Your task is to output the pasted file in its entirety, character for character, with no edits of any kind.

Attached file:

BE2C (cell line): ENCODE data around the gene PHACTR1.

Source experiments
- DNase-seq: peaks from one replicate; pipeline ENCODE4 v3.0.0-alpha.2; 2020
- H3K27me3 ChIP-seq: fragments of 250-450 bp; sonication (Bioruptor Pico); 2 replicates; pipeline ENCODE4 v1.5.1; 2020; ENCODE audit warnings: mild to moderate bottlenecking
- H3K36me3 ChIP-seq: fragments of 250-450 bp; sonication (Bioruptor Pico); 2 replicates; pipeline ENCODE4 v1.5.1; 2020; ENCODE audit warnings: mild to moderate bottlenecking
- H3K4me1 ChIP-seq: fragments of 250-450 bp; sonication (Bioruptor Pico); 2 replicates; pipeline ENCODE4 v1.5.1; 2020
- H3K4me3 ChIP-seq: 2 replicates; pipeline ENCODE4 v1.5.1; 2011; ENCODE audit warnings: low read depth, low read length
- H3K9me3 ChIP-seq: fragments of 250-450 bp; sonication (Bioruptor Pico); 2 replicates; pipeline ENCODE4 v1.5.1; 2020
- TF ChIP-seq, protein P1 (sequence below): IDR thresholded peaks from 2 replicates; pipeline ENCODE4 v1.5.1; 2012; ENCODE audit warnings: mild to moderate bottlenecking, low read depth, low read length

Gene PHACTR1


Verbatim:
BE2C (cell line): ENCODE data around the gene PHACTR1.

Source experiments
- DNase-seq: peaks from one replicate; pipeline ENCODE4 v3.0.0-alpha.2; 2020
- H3K27me3 ChIP-seq: fragments of 250-450 bp; sonication (Bioruptor Pico); 2 replicates; pipeline ENCODE4 v1.5.1; 2020; ENCODE audit warnings: mild to moderate bottlenecking
- H3K36me3 ChIP-seq: fragments of 250-450 bp; sonication (Bioruptor Pico); 2 replicates; pipeline ENCODE4 v1.5.1; 2020; ENCODE audit warnings: mild to moderate bottlenecking
- H3K4me1 ChIP-seq: fragments of 250-450 bp; sonication (Bioruptor Pico); 2 replicates; pipeline ENCODE4 v1.5.1; 2020
- H3K4me3 ChIP-seq: 2 replicates; pipeline ENCODE4 v1.5.1; 2011; ENCODE audit warnings: low read depth, low read length
- H3K9me3 ChIP-seq: fragments of 250-450 bp; sonication (Bioruptor Pico); 2 replicates; pipeline ENCODE4 v1.5.1; 2020
- TF ChIP-seq, protein P1 (sequence below): IDR thresholded peaks from 2 replicates; pipeline ENCODE4 v1.5.1; 2012; ENCODE audit warnings: mild to moderate bottlenecking, low read depth, low read length

Gene PHACTR1